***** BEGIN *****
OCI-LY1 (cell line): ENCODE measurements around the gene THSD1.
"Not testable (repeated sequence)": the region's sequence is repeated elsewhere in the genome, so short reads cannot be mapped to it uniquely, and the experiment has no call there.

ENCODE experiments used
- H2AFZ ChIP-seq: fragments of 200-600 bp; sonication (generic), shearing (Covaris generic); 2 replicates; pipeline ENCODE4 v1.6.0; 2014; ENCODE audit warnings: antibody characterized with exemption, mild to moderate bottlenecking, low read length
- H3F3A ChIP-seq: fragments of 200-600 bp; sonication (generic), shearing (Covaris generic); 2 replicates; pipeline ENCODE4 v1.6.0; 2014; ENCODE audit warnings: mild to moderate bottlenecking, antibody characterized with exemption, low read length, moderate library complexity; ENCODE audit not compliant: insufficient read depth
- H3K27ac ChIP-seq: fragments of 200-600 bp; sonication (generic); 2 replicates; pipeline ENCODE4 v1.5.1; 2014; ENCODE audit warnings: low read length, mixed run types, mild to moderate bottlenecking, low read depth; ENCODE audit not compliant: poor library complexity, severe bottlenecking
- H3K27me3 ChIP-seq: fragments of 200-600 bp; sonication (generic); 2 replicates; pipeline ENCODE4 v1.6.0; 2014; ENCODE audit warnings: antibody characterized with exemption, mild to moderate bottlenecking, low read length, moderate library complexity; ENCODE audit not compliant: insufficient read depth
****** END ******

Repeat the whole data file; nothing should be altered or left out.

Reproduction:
OCI-LY1 (cell line): ENCODE measurements around the gene THSD1.
"Not testable (repeated sequence)": the region's sequence is repeated elsewhere in the genome, so short reads cannot be mapped to it uniquely, and the experiment has no call there.

ENCODE experiments used
- H2AFZ ChIP-seq: fragments of 200-600 bp; sonication (generic), shearing (Covaris generic); 2 replicates; pipeline ENCODE4 v1.6.0; 2014; ENCODE audit warnings: antibody characterized with exemption, mild to moderate bottlenecking, low read length
- H3F3A ChIP-seq: fragments of 200-600 bp; sonication (generic), shearing (Covaris generic); 2 replicates; pipeline ENCODE4 v1.6.0; 2014; ENCODE audit warnings: mild to moderate bottlenecking, antibody characterized with exemption, low read length, moderate library complexity; ENCODE audit not compliant: insufficient read depth
- H3K27ac ChIP-seq: fragments of 200-600 bp; sonication (generic); 2 replicates; pipeline ENCODE4 v1.5.1; 2014; ENCODE audit warnings: low read length, mixed run types, mild to moderate bottlenecking, low read depth; ENCODE audit not compliant: poor library complexity, severe bottlenecking
- H3K27me3 ChIP-seq: fragments of 200-600 bp; sonication (generic); 2 replicates; pipeline ENCODE4 v1.6.0; 2014; ENCODE audit warnings: antibody characterized with exemption, mild to moderate bottlenecking, low read length, moderate library complexity; ENCODE audit not compliant: insufficient read depth